41. The Certainty of Faith – Giving God Glory (Romans 4:21)

As Paul defines the nature of faith in Romans he appeals first to Abraham and then to Adam. In the case of Abraham Paul stresses that his relationship with God first and foremost rested upon his response of faith (confident trust). “But to the one who puts confident trust in the One Who declares the impious person just, his confident trust is credited for a declaration of justness” (Romans 4:5). He tells how Abraham did not doubt that God would fulfill His promise of a child to be Abraham’s heir. Even though his natural bodily functions, as well as Sarah’s, because of age gave all indications that the promise could not be fulfilled, Abraham still exercised confident trust in God’s word to him. “Against hope he put confident trust in hope” (Romans 5:18).

            In place of doubt and faithlessness, Abraham’s faith made him strong (enedunamothe, empowered1 5:20). The appropriate evidence of faith, as Paul has argued in Romans 1:21, is giving God the glory He alone deserves. When God publicly declared His eternal power (dunamis, 1:20) through creation, humanity exchanged God’s glory for idolatry. Not so Abraham! When God made His promise, Abraham demonstrated strong faith “by giving glory to God” (5:20).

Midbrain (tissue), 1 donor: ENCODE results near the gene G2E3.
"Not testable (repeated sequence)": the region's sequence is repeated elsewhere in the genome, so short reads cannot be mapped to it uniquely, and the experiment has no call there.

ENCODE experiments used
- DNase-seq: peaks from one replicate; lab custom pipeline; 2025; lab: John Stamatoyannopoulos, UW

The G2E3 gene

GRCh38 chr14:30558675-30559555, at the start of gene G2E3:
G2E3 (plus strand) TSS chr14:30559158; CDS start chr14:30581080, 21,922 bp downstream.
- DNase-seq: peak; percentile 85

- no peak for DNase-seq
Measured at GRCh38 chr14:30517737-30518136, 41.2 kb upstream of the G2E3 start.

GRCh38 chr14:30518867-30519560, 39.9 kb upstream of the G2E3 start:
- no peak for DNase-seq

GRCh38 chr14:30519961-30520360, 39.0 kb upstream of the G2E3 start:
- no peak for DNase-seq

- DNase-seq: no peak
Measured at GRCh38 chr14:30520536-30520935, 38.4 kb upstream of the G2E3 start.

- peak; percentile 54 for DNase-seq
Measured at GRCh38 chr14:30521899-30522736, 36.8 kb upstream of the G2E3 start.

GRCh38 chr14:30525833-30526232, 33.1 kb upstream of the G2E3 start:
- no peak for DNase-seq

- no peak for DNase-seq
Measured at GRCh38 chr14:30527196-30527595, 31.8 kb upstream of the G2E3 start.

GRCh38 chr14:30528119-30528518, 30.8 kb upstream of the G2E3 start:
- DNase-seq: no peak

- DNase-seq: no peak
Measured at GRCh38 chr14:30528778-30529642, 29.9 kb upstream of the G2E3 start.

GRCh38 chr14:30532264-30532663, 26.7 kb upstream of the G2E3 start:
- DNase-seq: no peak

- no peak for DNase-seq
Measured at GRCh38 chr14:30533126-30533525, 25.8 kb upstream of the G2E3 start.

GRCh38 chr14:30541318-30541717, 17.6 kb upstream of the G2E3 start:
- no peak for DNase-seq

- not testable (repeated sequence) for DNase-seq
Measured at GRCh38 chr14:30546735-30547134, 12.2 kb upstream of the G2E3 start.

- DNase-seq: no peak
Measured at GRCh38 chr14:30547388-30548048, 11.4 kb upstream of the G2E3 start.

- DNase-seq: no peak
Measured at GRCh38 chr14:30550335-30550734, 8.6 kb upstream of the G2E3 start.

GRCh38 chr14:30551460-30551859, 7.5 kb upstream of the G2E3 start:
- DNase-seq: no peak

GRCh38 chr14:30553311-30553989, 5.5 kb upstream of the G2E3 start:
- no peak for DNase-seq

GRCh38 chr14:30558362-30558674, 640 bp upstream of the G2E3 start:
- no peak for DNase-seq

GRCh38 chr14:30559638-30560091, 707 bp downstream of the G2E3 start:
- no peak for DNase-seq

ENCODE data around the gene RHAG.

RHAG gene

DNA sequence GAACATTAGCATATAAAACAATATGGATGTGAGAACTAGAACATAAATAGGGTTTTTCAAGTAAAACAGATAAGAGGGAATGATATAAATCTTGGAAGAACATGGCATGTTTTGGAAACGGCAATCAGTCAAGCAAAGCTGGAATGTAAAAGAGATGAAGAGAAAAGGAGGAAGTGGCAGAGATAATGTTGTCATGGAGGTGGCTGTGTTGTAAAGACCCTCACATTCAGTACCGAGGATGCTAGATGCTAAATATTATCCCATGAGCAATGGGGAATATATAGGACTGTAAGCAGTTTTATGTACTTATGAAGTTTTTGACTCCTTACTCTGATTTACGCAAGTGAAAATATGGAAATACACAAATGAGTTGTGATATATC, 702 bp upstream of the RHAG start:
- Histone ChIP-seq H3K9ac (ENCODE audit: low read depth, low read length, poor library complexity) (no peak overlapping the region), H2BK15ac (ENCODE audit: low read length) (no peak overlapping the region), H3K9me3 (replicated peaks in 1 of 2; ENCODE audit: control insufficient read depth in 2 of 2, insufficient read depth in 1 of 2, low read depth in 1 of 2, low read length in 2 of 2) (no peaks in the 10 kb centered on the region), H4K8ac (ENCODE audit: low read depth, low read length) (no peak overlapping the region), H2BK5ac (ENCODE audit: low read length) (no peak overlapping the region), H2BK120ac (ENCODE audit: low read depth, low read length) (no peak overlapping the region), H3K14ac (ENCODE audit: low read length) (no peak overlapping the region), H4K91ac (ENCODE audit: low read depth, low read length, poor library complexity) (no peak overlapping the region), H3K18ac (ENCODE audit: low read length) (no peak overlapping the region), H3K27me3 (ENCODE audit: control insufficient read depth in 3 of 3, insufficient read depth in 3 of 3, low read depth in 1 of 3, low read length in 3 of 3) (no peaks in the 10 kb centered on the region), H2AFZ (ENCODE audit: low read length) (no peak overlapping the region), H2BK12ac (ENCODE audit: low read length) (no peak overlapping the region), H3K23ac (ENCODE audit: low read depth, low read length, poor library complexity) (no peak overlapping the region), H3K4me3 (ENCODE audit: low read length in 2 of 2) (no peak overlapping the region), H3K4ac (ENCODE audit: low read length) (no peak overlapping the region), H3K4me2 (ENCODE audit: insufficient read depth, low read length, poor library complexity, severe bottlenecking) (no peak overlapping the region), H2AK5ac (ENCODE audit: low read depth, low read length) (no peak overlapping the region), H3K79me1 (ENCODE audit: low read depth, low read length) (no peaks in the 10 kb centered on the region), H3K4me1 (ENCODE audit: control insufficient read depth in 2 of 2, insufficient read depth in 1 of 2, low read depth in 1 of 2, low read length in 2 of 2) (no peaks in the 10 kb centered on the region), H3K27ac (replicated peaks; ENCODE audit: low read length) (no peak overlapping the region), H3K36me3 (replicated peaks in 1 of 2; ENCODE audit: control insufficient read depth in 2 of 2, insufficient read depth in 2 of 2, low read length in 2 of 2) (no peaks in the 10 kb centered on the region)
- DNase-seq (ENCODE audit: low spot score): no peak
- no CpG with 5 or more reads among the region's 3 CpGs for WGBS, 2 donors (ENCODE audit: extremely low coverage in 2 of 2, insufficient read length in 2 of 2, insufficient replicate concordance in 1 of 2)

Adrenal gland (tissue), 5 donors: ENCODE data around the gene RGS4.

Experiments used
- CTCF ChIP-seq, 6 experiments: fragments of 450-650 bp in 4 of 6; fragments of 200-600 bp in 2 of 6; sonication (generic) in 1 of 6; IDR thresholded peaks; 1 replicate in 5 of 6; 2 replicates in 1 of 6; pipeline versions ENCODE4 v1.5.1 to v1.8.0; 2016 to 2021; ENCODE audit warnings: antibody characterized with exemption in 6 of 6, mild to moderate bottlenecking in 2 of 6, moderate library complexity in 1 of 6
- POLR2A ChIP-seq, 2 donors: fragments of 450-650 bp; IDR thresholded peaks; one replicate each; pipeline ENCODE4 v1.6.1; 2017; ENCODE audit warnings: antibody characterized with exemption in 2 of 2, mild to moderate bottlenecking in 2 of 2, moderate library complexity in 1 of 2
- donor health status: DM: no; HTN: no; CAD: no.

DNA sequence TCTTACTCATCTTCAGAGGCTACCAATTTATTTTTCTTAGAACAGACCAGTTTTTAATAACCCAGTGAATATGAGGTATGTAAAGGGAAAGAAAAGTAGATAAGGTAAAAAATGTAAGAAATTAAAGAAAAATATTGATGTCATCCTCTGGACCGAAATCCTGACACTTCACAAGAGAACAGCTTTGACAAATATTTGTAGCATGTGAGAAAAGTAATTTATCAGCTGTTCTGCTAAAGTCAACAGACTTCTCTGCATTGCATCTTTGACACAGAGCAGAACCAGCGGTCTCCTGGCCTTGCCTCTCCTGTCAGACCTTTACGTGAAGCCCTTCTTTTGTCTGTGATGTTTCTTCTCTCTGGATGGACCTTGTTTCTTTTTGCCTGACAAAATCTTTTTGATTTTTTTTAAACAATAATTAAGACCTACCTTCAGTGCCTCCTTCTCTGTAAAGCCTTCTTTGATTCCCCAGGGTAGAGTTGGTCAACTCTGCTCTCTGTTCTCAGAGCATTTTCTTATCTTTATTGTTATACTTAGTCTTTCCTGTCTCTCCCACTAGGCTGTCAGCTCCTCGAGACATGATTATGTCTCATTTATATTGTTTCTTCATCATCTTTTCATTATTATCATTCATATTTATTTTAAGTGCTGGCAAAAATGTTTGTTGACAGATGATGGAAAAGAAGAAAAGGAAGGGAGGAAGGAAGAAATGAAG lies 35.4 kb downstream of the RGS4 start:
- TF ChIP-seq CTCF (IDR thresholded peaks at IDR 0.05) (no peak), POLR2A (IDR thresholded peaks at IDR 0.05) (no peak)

How exactly did Abraham “give glory to God”? What did this look like? Paul says that “he was fully persuaded (plerophoretheis) that God had power (dunatos) to do what he had promised” (5:21). He does not use the verb “to put confident trust in” (pisteuein) by which he had up to this point described Abraham’s response to God (4:3, 5, 11, 17, 18, 24). Rather he chooses a verb that most commonly had the sense of paying off a debt, whether financial or moral. In this sense it signifies giving full satisfaction for an outstanding account. This idea of perfect accomplishment is perhaps what we find in Luke 1:1 where the Gospel writer defines the subject of his gospel as “a narrative about the actions that stand fully accomplished (peplerophoremenon) among us”. So Abraham gave glory to God by demonstrating full satisfaction that God’s power was equal to the promise He had made. As Abraham made decisions and took action because he knew God would provide him with a son, this confident life perspective added to God’s reputation. It said to all the world – Yahweh can be trusted, Yahweh is this powerful, Yahweh knows what He is doing.